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What You Need to Know About Cultural Differences in International Business

What You Need to Know About Cultural Differences in International Business

When working with businesses overseas, you’re bound to encounter some cultural differences. It’s what makes our global community exciting, but it can also create stress and unknowns when making business deals and decisions. 

You’ve probably experienced cultural differences on a personal level in your own life, but cultural differences on an international business level can feel more intense. After all, they can impact your global IT deployment, so you want to be prepared to handle them in the best way possible.

Types of Cultural Differences

There are many cultural differences you will likely encounter when doing international business. Communication, in particular, is critical for an effective professional relationship, and speaking the same language is the foundation for that. Don’t be afraid to find an interpreter to ensure that messages are conveyed clearly. It’s also helpful to learn a few basic words (please, thank you, hello) in the other language, as that shows respect for the other person’s culture.

Another important difference you may encounter is body language. Even if you need to bring in an interpreter to help with verbal communication, you can still say a lot with your emotions, gestures, and the way you hold yourself. 

Some cultures, for example, view raising your voice as a sign of anger, while others see it as excitement. Body language also includes how closely you stand to someone and whether or not you should shake hands, hug, or otherwise greet someone new. Each culture has their own unique way of greeting one another, and sometimes it varies between personal and professional relationships. Do extensive research before you venture into a new country, and keep a note of what you should and should not do.

In some cultures, being on time shows respect. In others, when someone says “2pm,” they really mean 2:30. Some countries value being ahead of schedule, so it’s most courteous to arrive early. Again, make sure you’re aware of the unspoken cultural differences you’ll likely encounter during a global IT deployment, and you’ll be prepared to appropriately show respect to overseas customers, employees, and contingent workers.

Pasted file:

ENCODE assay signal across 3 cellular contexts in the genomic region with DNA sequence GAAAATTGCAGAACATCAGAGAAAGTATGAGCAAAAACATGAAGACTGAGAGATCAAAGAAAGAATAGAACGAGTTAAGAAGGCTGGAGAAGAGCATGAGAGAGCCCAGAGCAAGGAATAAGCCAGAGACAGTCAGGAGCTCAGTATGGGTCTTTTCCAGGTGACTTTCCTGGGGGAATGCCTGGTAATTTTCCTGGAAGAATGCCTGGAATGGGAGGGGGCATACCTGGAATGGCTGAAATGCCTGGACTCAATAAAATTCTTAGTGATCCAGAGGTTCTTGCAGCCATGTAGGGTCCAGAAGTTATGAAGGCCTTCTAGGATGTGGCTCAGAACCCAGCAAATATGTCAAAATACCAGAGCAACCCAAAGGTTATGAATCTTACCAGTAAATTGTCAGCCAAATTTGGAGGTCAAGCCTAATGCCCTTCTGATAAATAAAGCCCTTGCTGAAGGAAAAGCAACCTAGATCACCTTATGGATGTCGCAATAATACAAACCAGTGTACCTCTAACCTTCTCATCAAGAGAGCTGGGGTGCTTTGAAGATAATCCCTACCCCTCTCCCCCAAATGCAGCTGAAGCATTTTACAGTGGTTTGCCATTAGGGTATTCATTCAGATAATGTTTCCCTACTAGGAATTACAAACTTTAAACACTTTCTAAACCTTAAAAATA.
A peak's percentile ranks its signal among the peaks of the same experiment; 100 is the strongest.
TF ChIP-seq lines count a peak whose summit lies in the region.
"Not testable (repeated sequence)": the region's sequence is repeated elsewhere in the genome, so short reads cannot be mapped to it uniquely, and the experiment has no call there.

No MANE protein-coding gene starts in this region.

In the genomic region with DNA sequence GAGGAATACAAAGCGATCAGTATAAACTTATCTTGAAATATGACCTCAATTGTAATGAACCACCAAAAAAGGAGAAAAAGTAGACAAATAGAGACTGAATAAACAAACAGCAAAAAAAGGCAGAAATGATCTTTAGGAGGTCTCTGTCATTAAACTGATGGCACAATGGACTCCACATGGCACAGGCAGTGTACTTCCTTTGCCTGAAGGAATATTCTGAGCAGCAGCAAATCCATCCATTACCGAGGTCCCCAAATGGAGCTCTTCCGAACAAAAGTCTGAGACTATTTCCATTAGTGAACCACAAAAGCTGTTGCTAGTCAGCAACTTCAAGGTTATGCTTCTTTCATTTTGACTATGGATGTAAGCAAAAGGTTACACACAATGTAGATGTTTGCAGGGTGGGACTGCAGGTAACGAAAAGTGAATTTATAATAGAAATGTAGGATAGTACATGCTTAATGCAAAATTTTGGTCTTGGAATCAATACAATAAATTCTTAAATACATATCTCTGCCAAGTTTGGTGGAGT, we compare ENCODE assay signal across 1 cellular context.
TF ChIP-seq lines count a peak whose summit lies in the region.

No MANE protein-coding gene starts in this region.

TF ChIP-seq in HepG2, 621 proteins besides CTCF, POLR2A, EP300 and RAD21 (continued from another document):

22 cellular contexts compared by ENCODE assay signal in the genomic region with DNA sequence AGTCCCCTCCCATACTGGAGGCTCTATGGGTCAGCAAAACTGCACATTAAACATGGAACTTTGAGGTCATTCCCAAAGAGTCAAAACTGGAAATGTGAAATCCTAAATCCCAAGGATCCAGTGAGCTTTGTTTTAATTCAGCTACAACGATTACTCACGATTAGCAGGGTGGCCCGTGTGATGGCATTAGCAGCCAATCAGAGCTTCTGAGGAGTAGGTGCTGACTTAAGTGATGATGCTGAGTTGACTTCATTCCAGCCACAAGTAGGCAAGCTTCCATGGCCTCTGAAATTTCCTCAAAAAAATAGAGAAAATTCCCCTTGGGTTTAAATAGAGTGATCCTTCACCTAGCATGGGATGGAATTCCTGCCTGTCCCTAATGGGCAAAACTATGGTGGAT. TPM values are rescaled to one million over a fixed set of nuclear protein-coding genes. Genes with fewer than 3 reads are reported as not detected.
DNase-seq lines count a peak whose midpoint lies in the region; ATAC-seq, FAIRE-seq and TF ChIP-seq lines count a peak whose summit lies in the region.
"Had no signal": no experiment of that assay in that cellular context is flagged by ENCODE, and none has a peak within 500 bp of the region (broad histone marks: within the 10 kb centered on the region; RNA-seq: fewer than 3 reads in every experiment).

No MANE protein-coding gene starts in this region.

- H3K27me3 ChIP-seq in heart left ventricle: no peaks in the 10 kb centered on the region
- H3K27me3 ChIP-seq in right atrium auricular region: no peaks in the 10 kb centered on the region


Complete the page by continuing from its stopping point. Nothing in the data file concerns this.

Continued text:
In China, there’s a special business term called “guanxi.” Translated to “relationships,” guanxi in China emphasizes building a personal relationship with your business counterpart as equally important to the contents of the contract. It takes time and strategy to develop, as Chinese businesses tend to think and plan more long-term than American businesses. If possible, work with an established partner in China to expedite your guanxi efforts. Native Chinese people are far more familiar with the idea and are able to implement it more naturally.

Find a Partner Experienced in Cultural Differences 

Kinettix has been working with companies across the globe, including in China, for years, building up a network of partners. Because of our global coverage, we have experience in many regions and have a vast network of global technicians who already know their respective areas. No matter where your next global IT deployment is, Kinettix likely has an established partner relationship there already. We take the complexity out of finding international teams to act as your local liaisons. 

By partnering with Kinettix, you’ll have access to teams of people in China who know the ins and outs of guanxi and are ready to help you establish your presence in the area. Not looking to grow in China? No worries — Kinettix has worked in over 90 countries, so we’re sure to have teams and technicians wherever your next international business venture takes you. Let’s start the conversation today.

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Bob Supinger

Written by: Bob Supinger

With over 16 years of management experience in business and Information Technology, Bob has helped Kinettix build the infrastructure required to establish itself as a true leader in global IT field services, and in particular rapid response on-site troubleshooting and repair. At Kinettix, Bob leads field services, project management and vendor development organizations. His responsibilities also include operational P&L and expense control; operational strategy and overseeing plan execution; recruiting, employee engagement and development; ongoing process improvement; and customer experience. Before joining Kinettix, Bob worked for Comcast Business, Enterprise Solutions, and Contingent Network Services. He attended Edison State and Wright State University and attained a Degree in Business in 1999. He participated in and coached collegiate athletics and is currently the president of a non-profit organization supporting youth athletic programs in the community.

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